Action for Children runs a breastfeeding group through Larne Parental Support Project. Detail Data attended one of their Friday morning meetings to hear about the feeding experiences of mothers.
Feeding status: Bottle and breastfed Sophia, stopped breastfeeding at 12 weeks. Currently breastfeeding Chloe.
Postnatal experience in hospital: Sophia was initially bottle fed. Was offered the option of bottle feeding Chloe but chose to hand express and then express until breastfeeding was established. Julie Ann was tired.
Comments on postnatal care: “A breastfeeding co-ordinator should always be on hand .... more patience with first time mums."
Factors: Sophia was sleepy post birth. Sophia was placed in a pelvic harness at 12 weeks for hip dysplasia. Initially Chloe wouldn’t latch onto the breast (latched on second day). Chloe was jaundiced. After being discharged Chloe had to continue to attend hospital for a week. Tougher breastfeeding with a toddler running around so Julie Ann had puzzles and toys at hand to keep Sophia entertained.
Advice for other mums: Attend a breastfeeding support group, the baby’s progress can be tracked and you can chat to other mums. “If you have any problems there is always someone who has been through it or a breastfeeding peer supporter can help.” The Northern Ireland breastfeeding group on Facebook (closed group) is a good information source.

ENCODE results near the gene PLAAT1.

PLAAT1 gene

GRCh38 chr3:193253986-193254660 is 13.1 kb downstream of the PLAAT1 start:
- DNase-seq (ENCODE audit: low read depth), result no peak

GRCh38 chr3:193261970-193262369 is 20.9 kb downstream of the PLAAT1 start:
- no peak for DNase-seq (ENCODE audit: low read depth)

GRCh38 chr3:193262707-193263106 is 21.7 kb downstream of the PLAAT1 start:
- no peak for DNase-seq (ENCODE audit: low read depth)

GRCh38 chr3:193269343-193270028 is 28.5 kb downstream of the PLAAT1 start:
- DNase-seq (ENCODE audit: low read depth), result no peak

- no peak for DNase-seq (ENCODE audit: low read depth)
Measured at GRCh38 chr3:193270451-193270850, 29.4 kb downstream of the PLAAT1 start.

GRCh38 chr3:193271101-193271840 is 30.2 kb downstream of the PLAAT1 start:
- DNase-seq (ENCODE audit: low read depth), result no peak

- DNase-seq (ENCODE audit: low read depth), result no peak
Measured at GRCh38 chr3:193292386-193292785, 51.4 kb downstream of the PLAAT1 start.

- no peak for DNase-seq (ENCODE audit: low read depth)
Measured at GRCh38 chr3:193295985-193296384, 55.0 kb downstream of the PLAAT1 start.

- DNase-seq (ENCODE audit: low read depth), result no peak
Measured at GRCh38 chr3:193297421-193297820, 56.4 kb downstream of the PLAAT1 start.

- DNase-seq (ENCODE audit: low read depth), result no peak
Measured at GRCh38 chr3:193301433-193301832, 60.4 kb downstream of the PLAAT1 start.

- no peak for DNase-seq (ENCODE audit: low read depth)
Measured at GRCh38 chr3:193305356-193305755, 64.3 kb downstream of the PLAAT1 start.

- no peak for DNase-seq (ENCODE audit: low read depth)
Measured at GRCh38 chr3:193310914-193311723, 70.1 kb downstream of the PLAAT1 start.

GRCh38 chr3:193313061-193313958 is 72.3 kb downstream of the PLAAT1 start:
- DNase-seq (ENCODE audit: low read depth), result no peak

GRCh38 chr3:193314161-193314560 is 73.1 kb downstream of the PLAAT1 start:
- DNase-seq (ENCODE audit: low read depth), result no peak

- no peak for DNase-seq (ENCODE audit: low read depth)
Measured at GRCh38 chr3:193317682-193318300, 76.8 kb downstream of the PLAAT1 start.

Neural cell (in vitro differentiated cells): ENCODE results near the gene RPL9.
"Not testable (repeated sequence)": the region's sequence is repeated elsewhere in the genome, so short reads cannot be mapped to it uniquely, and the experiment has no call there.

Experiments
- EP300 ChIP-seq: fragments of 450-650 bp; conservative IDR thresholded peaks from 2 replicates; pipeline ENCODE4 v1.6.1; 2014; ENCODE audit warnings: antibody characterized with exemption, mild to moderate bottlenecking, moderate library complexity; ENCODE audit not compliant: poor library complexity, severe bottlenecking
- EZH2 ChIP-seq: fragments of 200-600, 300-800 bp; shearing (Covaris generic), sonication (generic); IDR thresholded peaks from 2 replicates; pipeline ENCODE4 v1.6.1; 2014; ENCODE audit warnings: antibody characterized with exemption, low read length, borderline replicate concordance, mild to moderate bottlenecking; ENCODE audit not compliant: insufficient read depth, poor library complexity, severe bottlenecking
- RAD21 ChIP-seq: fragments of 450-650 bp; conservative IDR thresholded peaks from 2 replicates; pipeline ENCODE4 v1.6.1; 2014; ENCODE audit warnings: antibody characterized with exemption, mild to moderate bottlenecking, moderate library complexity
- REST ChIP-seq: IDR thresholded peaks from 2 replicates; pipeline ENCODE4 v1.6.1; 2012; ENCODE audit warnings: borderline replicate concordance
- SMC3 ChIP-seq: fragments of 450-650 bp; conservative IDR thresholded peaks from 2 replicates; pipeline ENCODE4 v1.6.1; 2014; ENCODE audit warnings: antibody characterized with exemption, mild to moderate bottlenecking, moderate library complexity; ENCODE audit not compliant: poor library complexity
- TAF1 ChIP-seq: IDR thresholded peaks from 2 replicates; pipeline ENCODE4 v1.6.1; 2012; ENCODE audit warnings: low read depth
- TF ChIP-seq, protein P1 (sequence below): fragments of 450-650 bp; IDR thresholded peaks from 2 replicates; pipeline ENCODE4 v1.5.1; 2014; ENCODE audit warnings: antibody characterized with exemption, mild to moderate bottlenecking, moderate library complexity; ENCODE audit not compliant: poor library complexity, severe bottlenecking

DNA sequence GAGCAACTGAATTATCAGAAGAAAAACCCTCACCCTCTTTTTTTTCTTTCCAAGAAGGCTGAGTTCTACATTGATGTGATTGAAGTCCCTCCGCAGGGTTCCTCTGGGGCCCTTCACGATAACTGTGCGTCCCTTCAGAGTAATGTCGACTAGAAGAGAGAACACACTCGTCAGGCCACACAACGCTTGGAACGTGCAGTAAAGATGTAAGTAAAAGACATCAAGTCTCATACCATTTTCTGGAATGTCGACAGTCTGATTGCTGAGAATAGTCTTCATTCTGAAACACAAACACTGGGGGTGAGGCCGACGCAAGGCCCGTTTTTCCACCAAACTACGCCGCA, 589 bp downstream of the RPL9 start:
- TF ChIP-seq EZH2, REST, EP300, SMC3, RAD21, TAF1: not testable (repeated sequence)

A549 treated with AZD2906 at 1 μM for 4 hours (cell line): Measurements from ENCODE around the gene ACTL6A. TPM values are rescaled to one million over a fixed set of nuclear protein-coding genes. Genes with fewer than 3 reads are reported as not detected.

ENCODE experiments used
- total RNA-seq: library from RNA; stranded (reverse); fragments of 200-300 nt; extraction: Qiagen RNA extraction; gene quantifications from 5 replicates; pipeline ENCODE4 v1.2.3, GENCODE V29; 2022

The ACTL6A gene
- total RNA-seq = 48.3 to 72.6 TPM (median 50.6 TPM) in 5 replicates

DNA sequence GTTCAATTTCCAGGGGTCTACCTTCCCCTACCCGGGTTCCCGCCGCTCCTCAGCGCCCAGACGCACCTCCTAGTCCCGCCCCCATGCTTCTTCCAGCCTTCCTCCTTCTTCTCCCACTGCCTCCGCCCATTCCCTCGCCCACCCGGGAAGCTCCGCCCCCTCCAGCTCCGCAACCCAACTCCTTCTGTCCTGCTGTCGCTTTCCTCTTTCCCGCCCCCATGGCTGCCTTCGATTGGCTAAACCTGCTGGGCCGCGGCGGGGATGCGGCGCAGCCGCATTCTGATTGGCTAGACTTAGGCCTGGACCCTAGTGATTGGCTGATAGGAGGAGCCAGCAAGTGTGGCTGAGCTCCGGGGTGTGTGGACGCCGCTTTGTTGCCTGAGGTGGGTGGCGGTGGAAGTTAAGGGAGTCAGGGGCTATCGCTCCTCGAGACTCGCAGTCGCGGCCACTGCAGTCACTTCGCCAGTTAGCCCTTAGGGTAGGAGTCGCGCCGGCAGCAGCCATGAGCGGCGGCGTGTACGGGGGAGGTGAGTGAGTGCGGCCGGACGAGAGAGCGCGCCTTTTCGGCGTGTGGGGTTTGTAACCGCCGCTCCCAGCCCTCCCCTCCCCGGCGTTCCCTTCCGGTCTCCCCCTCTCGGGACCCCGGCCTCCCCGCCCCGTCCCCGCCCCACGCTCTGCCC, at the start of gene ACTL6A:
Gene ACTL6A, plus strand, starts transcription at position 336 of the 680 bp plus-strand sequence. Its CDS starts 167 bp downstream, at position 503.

Comments on breastfeeding: “I was a lot more confident with Chloe than Sophia. The benefits for Chloe and I make it all worthwhile. Never give up on a bad day because a bad day always comes to an end.”
Jillian McFaul, mum to Timothy (2) and five months old Rosanna
Feeding status: Bottle fed Timothy. Breastfeeding Rosanna.
Postnatal experience in hospital: Timothy wasn’t having wet or dirty nappies and Jillian was advised to put him onto formula – he remained on formula milk. Jillian was tired.
Comments on postnatal care: “Everybody said something different."
Factors: Babies were sleepy when born. Pain when breastfeeding. Timothy had tongue-tie. Rosanna has been slow to put on weight.
Advice for other mums: “I just thought you put them on the breast and that was it – better knowledge of what is normal beforehand would have helped me. I didn’t know they may not feed much at the start because they are sleepy, that you might have to help them feed and that they might feed every 20 minutes. With Rosanna I had read up a lot more and I knew what to look for in a latch.”